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October 23 2015

Policy Focus: Tax Burden of the Affordable Care Act

Hadley Heath

The Affordable Care Act includes trillions of dollars in new spending on healthcare subsidies and programs. This new spending is financed by new taxes, tax increases, and reductions to Medicare’s budget.

The creators of the ACA (ObamaCare) understood that the law’s benefits (subsidies, expansions of existing programs, and new programs) would be more popular with the public than its tax increases, so many of the tax increases did not take immediate effect. The implementation of the more than 20 tax increases in the law was spread out over several years. The latest of the taxes is scheduled to come into effect in 2018.

Americans need to be aware of the cost of ObamaCare, not just in terms of their health insurance premiums, but as it affects their tax bill. In spite of the rhetoric that was used to sell the legislation, the ACA’s tax increases do not just impact the wealthy, big business or healthcare companies; many of the tax changes directly hit middle-class families, by reducing their ability to save tax free, limiting deductions for medical expenses, and imposing new taxes, including the individual mandate which will hit middle-class Americans who lack ACA-compliant health insurance.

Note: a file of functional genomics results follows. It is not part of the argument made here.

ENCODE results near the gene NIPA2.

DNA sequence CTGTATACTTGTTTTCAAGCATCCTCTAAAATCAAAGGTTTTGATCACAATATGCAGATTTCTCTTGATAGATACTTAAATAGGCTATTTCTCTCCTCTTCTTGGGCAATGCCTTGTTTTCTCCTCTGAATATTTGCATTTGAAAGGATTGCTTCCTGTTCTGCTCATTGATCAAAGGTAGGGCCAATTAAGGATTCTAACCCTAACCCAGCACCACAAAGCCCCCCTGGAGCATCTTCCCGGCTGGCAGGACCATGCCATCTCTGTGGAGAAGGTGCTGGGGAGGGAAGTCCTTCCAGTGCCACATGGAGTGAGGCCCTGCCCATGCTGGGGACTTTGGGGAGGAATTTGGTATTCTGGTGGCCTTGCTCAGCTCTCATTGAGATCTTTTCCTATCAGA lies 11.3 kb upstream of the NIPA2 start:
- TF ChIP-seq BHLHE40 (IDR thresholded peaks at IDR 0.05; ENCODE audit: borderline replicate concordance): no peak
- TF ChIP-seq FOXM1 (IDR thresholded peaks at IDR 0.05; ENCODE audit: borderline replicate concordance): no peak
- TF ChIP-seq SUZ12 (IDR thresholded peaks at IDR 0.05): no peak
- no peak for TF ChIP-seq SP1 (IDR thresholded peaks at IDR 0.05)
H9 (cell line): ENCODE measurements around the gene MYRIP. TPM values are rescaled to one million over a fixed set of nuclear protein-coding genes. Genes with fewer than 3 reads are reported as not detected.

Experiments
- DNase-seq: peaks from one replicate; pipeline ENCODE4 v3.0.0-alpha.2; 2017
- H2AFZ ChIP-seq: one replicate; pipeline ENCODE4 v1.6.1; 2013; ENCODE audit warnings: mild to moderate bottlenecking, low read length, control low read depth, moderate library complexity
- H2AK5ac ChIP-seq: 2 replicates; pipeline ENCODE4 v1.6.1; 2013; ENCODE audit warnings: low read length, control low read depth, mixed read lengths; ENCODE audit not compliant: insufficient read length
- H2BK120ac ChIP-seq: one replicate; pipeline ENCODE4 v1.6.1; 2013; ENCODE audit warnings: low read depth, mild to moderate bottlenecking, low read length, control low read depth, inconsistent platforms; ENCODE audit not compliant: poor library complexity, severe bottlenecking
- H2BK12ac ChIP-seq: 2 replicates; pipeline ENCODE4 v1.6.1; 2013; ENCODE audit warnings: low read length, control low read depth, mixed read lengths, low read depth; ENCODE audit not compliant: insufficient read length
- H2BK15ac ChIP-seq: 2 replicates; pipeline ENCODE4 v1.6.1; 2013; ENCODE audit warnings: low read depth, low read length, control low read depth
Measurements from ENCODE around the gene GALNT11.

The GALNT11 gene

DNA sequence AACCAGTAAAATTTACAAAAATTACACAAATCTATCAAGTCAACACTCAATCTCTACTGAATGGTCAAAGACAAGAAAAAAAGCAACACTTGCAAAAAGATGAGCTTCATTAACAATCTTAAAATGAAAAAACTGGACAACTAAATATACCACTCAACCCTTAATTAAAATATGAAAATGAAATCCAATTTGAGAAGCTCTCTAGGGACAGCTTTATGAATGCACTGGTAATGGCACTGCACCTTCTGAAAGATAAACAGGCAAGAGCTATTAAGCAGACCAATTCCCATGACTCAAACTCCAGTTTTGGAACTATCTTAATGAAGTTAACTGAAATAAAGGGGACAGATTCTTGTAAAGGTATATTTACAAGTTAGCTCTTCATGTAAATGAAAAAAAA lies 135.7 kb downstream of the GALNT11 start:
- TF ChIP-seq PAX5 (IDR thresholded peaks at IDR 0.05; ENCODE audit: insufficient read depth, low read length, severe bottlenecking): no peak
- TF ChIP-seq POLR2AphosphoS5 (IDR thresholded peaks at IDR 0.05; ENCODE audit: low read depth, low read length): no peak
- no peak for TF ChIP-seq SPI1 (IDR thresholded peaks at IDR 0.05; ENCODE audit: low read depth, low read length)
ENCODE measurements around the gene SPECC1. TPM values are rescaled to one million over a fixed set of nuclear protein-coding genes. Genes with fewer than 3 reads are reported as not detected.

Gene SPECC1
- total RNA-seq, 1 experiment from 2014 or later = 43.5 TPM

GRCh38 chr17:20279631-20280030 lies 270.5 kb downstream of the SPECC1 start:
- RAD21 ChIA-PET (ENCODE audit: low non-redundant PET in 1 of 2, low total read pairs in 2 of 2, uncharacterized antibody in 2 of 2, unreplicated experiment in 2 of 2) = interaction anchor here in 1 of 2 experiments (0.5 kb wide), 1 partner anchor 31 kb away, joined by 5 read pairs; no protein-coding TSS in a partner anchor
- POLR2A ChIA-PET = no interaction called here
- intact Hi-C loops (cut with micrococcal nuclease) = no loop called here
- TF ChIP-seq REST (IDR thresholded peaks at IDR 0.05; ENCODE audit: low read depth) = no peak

The real tragedy of ObamaCare’s massive tax hikes is that they simply aren’t necessary. There’s a better way to reform our healthcare system that relies on market competition instead of massive government spending and control.

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Independent Women's Forum is an educational 501(c)(3) dedicated to developing and advancing policies that aren’t just well intended, but actually enhance people’s freedom, choices, and opportunities. IWF is the sister organization of the Independent Women’s Voice.​
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